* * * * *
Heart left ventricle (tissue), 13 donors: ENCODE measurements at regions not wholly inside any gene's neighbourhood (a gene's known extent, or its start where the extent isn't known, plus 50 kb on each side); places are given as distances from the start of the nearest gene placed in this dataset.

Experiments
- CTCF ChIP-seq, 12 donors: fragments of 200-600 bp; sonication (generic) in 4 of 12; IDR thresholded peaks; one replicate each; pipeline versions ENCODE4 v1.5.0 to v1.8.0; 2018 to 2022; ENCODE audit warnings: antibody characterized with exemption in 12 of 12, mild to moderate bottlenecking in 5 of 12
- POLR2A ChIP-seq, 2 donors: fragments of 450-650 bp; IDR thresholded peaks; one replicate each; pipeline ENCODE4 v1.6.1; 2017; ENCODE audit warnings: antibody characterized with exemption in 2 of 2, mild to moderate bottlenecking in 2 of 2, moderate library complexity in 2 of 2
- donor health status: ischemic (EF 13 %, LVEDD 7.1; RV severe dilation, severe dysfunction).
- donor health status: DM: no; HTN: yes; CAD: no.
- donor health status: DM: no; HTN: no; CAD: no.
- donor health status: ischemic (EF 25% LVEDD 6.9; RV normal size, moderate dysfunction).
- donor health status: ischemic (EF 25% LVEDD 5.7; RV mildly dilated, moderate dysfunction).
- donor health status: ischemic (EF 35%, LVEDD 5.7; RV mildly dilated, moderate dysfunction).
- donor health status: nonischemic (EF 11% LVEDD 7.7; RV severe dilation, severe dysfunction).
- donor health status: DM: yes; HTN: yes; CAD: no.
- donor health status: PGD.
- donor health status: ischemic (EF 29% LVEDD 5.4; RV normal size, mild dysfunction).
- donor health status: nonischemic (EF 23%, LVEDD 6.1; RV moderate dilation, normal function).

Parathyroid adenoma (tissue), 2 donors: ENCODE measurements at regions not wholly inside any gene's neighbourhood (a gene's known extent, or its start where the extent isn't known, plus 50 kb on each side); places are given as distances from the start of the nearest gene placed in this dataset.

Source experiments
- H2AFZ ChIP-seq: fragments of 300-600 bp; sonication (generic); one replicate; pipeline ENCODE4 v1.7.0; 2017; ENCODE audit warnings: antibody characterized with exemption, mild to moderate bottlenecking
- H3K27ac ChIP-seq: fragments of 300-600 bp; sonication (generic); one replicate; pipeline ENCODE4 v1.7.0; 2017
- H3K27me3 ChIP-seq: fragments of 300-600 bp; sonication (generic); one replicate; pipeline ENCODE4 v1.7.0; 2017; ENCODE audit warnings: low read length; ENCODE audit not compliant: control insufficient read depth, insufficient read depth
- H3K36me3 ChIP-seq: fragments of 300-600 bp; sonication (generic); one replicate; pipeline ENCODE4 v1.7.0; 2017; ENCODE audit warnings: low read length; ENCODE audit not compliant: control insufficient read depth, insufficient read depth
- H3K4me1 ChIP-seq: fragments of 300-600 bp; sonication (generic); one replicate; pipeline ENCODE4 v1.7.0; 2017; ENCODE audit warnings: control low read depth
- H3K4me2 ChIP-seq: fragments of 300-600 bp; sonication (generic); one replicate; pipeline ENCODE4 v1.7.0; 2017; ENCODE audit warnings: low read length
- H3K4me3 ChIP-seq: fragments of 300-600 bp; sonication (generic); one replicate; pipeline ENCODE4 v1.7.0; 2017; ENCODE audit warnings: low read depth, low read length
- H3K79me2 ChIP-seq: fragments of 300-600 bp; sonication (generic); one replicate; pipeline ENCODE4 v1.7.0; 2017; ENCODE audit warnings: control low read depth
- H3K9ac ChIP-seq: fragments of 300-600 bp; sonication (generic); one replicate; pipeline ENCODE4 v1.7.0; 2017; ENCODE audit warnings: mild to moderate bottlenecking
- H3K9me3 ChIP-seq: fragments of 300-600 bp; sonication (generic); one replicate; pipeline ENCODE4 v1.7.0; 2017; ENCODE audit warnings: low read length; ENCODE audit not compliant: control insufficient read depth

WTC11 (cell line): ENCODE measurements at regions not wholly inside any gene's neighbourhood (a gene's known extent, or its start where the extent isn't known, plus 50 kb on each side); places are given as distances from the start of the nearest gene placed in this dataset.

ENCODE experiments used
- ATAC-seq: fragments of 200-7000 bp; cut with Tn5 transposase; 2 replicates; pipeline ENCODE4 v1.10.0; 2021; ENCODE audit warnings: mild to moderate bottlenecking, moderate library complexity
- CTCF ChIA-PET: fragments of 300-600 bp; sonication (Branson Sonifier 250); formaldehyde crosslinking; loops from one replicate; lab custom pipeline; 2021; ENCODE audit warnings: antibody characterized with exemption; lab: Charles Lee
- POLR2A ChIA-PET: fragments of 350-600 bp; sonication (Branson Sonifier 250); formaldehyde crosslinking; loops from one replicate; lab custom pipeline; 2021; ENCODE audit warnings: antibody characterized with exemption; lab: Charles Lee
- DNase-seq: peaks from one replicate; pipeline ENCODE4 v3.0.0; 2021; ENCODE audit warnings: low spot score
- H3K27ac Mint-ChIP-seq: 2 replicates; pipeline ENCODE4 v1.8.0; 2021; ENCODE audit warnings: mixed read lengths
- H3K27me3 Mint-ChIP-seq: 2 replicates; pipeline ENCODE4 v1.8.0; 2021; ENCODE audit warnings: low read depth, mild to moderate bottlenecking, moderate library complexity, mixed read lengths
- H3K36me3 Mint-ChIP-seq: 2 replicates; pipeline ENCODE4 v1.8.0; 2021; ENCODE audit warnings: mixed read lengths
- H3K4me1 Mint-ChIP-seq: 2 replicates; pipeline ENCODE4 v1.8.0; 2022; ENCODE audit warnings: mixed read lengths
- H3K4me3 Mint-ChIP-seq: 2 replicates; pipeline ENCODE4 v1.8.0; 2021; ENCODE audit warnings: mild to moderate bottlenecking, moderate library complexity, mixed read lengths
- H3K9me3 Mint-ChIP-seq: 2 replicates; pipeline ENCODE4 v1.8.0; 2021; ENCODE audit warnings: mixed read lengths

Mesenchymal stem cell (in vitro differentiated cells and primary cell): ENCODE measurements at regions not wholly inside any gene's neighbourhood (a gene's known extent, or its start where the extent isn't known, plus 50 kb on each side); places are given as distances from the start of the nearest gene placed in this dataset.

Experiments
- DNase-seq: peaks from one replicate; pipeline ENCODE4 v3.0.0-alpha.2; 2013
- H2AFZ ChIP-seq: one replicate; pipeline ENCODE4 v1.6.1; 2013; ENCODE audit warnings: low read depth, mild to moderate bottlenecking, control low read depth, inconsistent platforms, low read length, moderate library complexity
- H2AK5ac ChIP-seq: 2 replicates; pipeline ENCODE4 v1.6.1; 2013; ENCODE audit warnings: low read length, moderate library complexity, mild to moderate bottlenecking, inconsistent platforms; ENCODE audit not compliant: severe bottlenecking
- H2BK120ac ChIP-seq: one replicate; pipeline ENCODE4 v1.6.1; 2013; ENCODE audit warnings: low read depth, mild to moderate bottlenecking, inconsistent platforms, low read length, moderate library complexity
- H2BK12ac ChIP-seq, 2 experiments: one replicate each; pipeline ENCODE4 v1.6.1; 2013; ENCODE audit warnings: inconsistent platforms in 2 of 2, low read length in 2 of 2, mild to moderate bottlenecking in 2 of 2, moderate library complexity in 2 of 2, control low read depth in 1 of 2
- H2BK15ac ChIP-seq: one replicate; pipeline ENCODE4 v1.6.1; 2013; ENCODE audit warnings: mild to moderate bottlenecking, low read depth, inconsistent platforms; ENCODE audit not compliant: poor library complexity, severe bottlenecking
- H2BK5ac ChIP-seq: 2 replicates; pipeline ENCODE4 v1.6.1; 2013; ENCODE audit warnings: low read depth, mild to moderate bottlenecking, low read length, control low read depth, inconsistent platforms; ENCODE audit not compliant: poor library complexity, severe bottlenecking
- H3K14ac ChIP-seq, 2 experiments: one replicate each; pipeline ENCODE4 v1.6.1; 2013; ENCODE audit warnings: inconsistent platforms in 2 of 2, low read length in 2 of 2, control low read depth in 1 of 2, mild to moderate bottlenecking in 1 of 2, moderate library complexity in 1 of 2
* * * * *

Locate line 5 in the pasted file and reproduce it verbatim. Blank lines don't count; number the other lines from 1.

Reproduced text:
- donor health status: ischemic (EF 13 %, LVEDD 7.1; RV severe dilation, severe dysfunction).